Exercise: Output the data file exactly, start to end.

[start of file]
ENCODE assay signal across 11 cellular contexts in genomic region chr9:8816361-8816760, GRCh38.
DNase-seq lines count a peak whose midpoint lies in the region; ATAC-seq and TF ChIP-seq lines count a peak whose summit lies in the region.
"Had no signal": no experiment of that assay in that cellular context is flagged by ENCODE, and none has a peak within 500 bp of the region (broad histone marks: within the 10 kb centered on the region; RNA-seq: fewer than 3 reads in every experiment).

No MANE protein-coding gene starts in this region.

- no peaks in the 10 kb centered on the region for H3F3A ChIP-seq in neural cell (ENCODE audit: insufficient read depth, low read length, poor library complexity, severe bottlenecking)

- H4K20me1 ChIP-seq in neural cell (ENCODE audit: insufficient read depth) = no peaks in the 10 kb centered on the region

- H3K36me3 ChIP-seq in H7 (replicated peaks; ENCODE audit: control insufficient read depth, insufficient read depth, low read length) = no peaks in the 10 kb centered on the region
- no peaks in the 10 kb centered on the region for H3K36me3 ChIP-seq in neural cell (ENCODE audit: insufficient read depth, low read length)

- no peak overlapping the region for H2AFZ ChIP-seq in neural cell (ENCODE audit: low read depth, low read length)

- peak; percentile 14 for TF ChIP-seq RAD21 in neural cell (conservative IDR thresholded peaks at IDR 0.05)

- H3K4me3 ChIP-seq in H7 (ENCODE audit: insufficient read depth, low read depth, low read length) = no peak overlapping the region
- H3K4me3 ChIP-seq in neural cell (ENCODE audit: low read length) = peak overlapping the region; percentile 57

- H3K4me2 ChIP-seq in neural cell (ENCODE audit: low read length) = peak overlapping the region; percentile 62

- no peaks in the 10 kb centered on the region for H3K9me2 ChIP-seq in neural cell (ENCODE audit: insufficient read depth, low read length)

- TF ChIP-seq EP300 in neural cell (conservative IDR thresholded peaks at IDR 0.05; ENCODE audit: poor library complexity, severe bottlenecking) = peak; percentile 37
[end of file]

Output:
ENCODE assay signal across 11 cellular contexts in genomic region chr9:8816361-8816760, GRCh38.
DNase-seq lines count a peak whose midpoint lies in the region; ATAC-seq and TF ChIP-seq lines count a peak whose summit lies in the region.
"Had no signal": no experiment of that assay in that cellular context is flagged by ENCODE, and none has a peak within 500 bp of the region (broad histone marks: within the 10 kb centered on the region; RNA-seq: fewer than 3 reads in every experiment).

No MANE protein-coding gene starts in this region.

- no peaks in the 10 kb centered on the region for H3F3A ChIP-seq in neural cell (ENCODE audit: insufficient read depth, low read length, poor library complexity, severe bottlenecking)

- H4K20me1 ChIP-seq in neural cell (ENCODE audit: insufficient read depth) = no peaks in the 10 kb centered on the region

- H3K36me3 ChIP-seq in H7 (replicated peaks; ENCODE audit: control insufficient read depth, insufficient read depth, low read length) = no peaks in the 10 kb centered on the region
- no peaks in the 10 kb centered on the region for H3K36me3 ChIP-seq in neural cell (ENCODE audit: insufficient read depth, low read length)

- no peak overlapping the region for H2AFZ ChIP-seq in neural cell (ENCODE audit: low read depth, low read length)

- peak; percentile 14 for TF ChIP-seq RAD21 in neural cell (conservative IDR thresholded peaks at IDR 0.05)

- H3K4me3 ChIP-seq in H7 (ENCODE audit: insufficient read depth, low read depth, low read length) = no peak overlapping the region
- H3K4me3 ChIP-seq in neural cell (ENCODE audit: low read length) = peak overlapping the region; percentile 57

- H3K4me2 ChIP-seq in neural cell (ENCODE audit: low read length) = peak overlapping the region; percentile 62

- no peaks in the 10 kb centered on the region for H3K9me2 ChIP-seq in neural cell (ENCODE audit: insufficient read depth, low read length)

- TF ChIP-seq EP300 in neural cell (conservative IDR thresholded peaks at IDR 0.05; ENCODE audit: poor library complexity, severe bottlenecking) = peak; percentile 37